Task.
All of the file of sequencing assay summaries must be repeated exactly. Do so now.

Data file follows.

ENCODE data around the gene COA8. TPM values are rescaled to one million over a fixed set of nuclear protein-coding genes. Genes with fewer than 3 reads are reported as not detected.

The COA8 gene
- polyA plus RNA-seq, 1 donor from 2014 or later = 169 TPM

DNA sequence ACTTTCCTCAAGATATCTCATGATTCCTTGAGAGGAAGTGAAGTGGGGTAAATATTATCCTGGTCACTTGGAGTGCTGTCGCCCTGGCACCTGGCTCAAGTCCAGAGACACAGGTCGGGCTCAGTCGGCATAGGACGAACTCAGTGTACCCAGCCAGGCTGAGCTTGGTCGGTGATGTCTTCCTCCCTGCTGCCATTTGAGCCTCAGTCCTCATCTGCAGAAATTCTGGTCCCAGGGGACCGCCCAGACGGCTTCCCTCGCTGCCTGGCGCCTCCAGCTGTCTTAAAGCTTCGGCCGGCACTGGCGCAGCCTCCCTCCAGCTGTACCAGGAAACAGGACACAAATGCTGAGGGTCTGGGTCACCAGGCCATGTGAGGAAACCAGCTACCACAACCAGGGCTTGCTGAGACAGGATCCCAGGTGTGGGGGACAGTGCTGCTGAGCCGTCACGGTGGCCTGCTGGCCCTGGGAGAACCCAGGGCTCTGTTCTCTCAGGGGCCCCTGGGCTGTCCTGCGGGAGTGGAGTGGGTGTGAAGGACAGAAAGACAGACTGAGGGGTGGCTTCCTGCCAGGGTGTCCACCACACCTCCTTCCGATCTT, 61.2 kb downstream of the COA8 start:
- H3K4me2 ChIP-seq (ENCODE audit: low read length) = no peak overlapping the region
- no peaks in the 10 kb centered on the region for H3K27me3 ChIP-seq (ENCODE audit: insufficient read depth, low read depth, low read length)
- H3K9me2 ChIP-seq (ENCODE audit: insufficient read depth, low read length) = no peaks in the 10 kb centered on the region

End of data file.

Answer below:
ENCODE data around the gene COA8. TPM values are rescaled to one million over a fixed set of nuclear protein-coding genes. Genes with fewer than 3 reads are reported as not detected.

The COA8 gene
- polyA plus RNA-seq, 1 donor from 2014 or later = 169 TPM

DNA sequence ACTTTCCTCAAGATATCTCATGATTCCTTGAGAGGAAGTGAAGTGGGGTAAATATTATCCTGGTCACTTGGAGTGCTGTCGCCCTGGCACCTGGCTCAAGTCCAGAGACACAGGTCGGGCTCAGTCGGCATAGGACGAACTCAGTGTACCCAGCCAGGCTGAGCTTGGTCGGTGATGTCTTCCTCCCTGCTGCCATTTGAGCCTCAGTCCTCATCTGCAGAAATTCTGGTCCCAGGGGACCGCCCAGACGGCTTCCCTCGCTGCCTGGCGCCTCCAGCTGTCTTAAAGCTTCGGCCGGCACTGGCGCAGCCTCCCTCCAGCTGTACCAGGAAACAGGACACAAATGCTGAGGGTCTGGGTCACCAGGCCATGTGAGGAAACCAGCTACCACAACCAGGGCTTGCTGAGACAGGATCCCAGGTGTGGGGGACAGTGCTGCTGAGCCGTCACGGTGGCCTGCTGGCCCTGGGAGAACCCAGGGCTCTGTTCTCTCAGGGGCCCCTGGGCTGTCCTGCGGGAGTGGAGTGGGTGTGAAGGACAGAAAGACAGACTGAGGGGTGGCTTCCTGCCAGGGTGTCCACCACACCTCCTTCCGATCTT, 61.2 kb downstream of the COA8 start:
- H3K4me2 ChIP-seq (ENCODE audit: low read length) = no peak overlapping the region
- no peaks in the 10 kb centered on the region for H3K27me3 ChIP-seq (ENCODE audit: insufficient read depth, low read depth, low read length)
- H3K9me2 ChIP-seq (ENCODE audit: insufficient read depth, low read length) = no peaks in the 10 kb centered on the region